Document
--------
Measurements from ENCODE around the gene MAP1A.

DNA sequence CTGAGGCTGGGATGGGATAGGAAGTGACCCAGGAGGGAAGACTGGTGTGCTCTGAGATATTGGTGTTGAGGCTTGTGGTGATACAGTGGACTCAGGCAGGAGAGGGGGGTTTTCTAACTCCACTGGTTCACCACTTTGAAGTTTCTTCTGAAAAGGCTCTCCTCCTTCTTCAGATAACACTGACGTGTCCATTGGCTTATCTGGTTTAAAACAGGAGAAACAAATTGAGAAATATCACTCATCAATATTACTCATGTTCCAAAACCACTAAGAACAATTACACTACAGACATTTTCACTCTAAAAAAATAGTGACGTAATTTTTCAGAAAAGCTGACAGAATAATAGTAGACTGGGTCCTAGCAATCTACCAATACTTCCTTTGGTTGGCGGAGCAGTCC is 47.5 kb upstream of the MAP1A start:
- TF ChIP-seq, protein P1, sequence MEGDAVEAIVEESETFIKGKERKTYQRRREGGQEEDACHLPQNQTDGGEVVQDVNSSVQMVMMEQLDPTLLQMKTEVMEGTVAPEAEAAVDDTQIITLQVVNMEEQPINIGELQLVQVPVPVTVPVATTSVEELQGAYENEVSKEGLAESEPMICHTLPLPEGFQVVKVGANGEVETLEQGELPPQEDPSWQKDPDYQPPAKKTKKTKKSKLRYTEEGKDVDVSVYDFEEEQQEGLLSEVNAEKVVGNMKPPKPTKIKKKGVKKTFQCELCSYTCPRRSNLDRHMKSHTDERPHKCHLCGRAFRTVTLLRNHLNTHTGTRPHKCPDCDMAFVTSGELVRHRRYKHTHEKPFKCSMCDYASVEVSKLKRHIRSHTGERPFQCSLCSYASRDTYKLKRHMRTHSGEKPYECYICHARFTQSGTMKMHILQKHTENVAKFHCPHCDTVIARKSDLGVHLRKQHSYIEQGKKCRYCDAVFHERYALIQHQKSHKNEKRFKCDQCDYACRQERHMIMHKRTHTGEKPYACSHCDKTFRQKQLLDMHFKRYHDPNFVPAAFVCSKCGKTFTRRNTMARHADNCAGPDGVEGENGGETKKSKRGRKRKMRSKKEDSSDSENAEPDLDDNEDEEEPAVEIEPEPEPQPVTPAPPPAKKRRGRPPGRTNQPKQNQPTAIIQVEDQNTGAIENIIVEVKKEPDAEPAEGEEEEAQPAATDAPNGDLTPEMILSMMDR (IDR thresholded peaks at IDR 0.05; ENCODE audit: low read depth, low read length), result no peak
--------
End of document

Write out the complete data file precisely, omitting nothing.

Measurements from ENCODE around the gene MAP1A.

DNA sequence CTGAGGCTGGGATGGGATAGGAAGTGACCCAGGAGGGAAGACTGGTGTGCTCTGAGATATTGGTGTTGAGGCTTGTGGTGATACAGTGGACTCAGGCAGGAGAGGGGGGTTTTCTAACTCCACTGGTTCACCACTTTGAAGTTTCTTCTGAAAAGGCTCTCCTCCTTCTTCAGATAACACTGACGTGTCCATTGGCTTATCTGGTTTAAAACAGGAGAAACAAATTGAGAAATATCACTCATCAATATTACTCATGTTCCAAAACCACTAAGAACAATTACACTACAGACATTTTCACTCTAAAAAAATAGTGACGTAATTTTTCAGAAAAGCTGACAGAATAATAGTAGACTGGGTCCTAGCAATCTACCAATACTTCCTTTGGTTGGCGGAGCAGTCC is 47.5 kb upstream of the MAP1A start:
- TF ChIP-seq, protein P1, sequence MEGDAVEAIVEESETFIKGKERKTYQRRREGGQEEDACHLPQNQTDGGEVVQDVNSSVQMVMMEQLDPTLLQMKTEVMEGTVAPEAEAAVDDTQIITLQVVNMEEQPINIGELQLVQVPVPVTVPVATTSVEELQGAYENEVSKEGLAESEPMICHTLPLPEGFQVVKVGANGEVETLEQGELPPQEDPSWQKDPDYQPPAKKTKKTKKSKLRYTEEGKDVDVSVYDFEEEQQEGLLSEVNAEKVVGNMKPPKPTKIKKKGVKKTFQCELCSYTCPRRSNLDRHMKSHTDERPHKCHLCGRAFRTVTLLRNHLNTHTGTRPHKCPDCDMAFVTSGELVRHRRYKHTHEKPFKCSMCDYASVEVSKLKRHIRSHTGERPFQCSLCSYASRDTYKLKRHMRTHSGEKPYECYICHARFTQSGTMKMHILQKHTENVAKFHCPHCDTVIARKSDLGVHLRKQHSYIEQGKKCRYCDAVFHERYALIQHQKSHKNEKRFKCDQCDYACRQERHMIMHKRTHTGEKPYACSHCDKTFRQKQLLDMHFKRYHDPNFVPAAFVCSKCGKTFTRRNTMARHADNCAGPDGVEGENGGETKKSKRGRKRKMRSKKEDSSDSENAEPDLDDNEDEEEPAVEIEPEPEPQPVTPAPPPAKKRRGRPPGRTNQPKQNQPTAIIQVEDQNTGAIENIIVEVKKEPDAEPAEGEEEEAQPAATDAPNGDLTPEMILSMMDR (IDR thresholded peaks at IDR 0.05; ENCODE audit: low read depth, low read length), result no peak